One point of curiosity, and perhaps concern for CJ Entus is how they'll choose to deploy their roster depending on the maps. CJ was very committed to using their players as map specialists in round one – Hydra on Arkanoid, BByong on Planet S, Effort on Tal'Darim, and SkyHigh on Bifrost – and the fixed map order of the Winners League could allow them to continue that strategy.
The loser's map-pick style of GSTL made the conventional wisdom to always play your top X players, but we could see that challenged in fixed-map style of the Winners League. Don't be too mad if Skyhigh comes out as the ace on Bifrost while herO[join] is left on the bench.
Match: SK Telecom T1 vs. EG-TL: Set5 VODs:English (subscription) - Korean (free)
Week Four's focus game is the very last PvP of 2012. This game features two top level Koreans, with Liquid`HerO playing for EG-TL facing SKT_Rain from SK Telecom T1 on Antiga Shipyard.
The analysis will focus primarily on Rain's play, as he flawlessly executes a stargate opening against a supposedly "soft-counter" build from HerO: a 3 gate blink-stalker rush. In the late game, Rain opts for an army composition that steers away from the old PvP tradition of always making more colossi, winning the game with a perfectly timed 200/200 push.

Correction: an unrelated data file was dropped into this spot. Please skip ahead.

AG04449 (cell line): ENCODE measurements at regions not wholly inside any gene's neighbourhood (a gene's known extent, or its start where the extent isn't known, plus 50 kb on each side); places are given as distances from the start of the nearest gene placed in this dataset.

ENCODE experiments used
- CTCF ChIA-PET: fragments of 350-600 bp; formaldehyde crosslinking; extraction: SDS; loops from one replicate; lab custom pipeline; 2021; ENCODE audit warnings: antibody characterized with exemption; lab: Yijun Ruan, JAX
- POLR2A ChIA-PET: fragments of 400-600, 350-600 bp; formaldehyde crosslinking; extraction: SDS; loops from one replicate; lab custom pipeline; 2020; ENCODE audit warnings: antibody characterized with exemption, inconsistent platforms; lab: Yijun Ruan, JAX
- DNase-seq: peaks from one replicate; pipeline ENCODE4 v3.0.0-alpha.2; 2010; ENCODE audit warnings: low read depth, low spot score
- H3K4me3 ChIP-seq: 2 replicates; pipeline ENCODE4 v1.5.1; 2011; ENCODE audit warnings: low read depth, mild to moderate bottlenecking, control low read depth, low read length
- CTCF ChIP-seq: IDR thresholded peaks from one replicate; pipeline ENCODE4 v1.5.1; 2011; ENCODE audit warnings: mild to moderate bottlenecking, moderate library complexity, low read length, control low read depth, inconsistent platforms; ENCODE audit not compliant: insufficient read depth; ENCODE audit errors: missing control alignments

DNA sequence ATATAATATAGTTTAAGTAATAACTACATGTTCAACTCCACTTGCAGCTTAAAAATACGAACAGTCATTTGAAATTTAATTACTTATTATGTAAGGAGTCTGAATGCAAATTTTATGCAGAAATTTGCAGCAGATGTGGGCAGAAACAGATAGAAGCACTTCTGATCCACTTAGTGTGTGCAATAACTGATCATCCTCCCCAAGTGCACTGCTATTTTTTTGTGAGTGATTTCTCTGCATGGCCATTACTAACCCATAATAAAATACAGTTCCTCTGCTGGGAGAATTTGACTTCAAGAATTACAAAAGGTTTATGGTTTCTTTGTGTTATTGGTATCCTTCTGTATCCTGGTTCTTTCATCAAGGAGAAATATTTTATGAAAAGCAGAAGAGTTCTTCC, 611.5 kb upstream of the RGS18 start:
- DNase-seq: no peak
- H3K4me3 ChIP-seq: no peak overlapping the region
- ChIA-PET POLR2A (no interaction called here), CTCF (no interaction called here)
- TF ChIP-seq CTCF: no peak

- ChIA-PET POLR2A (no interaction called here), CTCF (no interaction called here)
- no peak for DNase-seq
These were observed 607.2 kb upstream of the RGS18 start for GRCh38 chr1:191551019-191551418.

This map is particularly tricky to play a PvP game on. Early game cheese is always a possibility. The mineral configuration makes the main susceptible to cannon rushes and due to cross-only spawn positions on the WCS version, proxy-gating (either in-base or in the wide natural) is not uncommon (especially since many high level Protoss payers choose not to scout in PvP to optimise their build order). The configuration of the cliff surrounding the main bases makes this map extremely good for blink/obs play, as a result, fast expansion builds which are popular on other maps (gate expands builds with 4 sentries, as well as immortal expands) are seldom seen here.
Early Game Scouting and Openings
The SKT Protoss player opened with a standard 2 gate opening with the intention to use a 3 stalker rush. He scouted inside his main and natural after gate to be safe from proxy builds, and then scouted HerO's base at 18 food. The reasoning for a scout at this time is that the probe reaches the opponent's base as the core is being finished (when a tech structure can be placed) but before a stalker can deny scouting. A detail worth pointing out is that Rain did not send his probe right after building his core as many players would, but delayed the scout by 15-20 seconds so as to maximize mining time instead of arriving before there would be useful information to be gleaned.
His probe scouted a double gas before core opening, a chronoboost on the stalker and an in-base third pylon, all of which point to a tech opening from HerO and rules out the possibility of a 4 gate or any aggressive warp-gate play. Rain therefore decided to abandon the 3 stalker opening by not building the additional 2 stalkers and instead threw down a stargate as his stalker finished and queued a sentry and a zealot.
Rain's probe scout tells him everything he needs to know.